THE AUTHOR OF A COCKTAIL THAT DEFINED A DECADE TENDS THE LEGACY OF AN ATLANTIC AVENUE NIGHTLIFE FIXTURE THAT DEFINED AN ERA
BY JAMES TATE PHOTOS COURTESY OF AL RODRIGUEZ PHOTOGRAPHY
In 2008, Toby Cecchini closed the doors of his Chelsea bar, Passerby. For the owner, widely recognized as the creator of the Cosmopolitan at Odeon in the late eighties, it was merely a hiatus.
By chance, just as Passerby’s lights went dark, Emma Sullivan, co owner of the Long Island Bar in Brooklyn Heights, was dimming the neon marquee above her iconic Atlantic Avenue institution for the last time. Sullivan, with her cousins Pepita and Maruja Fernández, had run the bar for 56 years. “Run,” emphasizes Cecchini, “without a single employee. Eight every morning to four every morning: they just ran it in shifts. They’re remarkable.”
When Cecchini’s business partner, Joel Tompkins, began leaving inquiries under the shuttered door, Sullivan initially declined. It was the introduction of Tompkins to her grand-son, owner of neighboring clothier Goose Barnacle, that led to a warm relationship between past and prospective owners and ultimately a lease.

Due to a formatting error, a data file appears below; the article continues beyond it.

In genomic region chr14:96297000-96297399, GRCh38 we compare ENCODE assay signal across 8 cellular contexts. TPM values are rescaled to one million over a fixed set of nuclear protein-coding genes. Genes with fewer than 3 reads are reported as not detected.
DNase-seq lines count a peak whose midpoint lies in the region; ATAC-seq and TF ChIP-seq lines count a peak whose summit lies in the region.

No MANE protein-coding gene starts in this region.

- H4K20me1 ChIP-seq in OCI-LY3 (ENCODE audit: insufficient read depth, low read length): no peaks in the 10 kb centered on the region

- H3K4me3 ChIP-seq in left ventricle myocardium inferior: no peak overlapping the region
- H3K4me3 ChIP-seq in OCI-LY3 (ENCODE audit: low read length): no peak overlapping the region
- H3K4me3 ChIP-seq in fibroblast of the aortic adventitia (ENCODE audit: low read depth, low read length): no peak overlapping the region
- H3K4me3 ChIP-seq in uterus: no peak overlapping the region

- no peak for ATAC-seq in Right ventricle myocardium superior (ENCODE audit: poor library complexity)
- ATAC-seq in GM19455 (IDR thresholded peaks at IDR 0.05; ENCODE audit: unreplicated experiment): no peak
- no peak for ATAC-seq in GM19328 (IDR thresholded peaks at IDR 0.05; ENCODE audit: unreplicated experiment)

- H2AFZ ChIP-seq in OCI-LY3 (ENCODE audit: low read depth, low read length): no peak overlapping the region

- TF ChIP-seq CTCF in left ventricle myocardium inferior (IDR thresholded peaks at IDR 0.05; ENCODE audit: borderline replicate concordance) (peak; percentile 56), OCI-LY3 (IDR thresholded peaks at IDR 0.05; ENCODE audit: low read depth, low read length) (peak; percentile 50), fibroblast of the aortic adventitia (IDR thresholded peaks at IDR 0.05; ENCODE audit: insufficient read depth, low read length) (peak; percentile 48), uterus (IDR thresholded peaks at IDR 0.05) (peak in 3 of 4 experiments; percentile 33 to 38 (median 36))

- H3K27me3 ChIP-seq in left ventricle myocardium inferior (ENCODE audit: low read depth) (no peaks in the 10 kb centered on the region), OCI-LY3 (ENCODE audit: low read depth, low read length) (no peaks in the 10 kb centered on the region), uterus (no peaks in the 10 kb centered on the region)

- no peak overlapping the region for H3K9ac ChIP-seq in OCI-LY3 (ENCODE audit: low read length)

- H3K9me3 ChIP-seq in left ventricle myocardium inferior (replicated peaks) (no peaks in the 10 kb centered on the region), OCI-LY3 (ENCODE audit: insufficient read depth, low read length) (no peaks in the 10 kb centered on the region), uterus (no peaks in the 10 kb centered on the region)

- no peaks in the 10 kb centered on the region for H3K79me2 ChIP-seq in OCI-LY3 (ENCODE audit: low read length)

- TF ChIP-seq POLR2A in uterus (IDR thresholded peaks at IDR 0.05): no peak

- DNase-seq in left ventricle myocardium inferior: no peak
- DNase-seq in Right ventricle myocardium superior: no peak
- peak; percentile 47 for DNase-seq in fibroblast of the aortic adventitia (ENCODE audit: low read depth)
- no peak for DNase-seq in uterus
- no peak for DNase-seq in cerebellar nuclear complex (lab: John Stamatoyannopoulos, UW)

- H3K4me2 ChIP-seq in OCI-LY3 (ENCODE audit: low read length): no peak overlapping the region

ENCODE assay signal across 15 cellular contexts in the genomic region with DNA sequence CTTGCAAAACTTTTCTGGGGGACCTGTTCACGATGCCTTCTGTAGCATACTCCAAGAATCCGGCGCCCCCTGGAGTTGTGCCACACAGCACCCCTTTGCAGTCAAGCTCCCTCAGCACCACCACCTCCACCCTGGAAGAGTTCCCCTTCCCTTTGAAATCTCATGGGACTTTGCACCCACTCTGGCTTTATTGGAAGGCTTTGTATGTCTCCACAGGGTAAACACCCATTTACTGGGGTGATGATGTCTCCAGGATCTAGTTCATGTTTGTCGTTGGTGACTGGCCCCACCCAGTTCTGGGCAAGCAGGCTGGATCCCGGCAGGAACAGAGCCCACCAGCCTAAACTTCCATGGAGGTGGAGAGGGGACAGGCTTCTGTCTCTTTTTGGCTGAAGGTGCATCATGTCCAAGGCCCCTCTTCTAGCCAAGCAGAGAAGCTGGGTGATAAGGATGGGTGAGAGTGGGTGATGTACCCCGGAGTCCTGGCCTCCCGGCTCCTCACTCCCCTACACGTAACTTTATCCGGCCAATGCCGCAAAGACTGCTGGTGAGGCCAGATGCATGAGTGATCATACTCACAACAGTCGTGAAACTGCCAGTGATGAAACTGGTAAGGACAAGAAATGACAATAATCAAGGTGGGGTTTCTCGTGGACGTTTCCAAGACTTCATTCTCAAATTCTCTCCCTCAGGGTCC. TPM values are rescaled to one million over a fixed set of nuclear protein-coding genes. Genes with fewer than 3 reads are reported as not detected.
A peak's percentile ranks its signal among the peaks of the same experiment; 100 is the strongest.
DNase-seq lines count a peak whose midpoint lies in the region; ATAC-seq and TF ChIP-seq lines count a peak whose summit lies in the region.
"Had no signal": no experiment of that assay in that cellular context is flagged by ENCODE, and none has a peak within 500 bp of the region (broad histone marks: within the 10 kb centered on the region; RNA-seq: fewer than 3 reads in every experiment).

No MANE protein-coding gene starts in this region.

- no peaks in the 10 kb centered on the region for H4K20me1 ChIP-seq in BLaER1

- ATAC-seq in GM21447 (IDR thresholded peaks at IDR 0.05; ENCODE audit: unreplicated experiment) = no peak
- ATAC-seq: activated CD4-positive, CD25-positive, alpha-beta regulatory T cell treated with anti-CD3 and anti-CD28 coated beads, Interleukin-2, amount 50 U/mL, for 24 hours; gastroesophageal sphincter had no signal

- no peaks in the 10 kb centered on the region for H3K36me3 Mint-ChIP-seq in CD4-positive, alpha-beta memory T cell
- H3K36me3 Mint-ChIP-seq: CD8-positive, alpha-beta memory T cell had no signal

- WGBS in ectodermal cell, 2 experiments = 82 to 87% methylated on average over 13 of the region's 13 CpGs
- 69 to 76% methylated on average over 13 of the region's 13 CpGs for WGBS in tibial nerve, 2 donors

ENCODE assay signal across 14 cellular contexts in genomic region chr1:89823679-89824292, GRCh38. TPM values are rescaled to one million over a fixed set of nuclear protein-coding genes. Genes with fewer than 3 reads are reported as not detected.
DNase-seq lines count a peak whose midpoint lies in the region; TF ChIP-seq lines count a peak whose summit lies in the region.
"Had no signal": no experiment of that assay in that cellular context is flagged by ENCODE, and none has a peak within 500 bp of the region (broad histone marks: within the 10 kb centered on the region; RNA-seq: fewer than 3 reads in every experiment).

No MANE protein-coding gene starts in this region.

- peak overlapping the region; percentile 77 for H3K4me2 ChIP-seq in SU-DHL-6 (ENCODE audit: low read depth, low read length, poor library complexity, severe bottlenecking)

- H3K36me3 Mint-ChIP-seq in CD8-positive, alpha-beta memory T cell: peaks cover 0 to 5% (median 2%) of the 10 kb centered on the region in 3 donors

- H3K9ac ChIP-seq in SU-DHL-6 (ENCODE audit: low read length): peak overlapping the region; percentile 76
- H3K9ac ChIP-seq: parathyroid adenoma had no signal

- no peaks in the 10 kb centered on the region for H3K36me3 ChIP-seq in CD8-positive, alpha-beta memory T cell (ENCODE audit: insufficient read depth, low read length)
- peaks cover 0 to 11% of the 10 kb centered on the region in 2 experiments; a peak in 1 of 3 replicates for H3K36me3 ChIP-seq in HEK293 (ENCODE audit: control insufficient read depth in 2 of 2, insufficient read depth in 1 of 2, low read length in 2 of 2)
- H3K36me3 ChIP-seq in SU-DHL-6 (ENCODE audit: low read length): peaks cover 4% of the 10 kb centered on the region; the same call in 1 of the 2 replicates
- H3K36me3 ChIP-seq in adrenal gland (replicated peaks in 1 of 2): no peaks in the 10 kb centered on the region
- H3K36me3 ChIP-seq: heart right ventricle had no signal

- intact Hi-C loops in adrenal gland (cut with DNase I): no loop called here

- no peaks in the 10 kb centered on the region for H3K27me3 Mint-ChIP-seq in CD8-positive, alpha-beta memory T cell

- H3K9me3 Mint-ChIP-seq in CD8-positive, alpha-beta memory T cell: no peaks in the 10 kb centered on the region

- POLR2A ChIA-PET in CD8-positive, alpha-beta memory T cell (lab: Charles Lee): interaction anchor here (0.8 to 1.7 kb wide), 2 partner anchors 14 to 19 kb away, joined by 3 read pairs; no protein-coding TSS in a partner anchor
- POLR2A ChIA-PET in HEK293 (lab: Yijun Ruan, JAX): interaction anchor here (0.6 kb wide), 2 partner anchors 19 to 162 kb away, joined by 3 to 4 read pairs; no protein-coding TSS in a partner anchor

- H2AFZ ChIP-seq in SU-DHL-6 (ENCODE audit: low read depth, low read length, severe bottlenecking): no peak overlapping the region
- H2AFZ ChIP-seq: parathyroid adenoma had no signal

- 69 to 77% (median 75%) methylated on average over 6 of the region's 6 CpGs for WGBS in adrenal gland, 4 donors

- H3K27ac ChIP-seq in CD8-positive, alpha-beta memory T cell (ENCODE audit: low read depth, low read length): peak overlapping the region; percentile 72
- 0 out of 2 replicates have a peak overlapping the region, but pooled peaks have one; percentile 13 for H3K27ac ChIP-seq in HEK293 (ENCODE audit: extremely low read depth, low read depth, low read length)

“Everybody was assuming that it was going to be a bank or a nail salon,” said Cecchini, “and people have a gratitude that it’s intact.” The following year saw the new proprietors “pulling everything out just in order to put it all back exactly as it was.” A remodel with an eye to the space’s heritage came easily because, Cecchini said, “It was like they closed one day and never touched it again. There were tiny martini glasses on the shelves and a school desk under the bar. It’s a high volume bar now, but everything we built was era specific.”
The day before the reopening in 2013, Sullivan requested a tour. “All three ladies started crying,” Cecchini said, “which made me start crying, and they said ‘It looks like 1950 again!’’
The Long Island Bar
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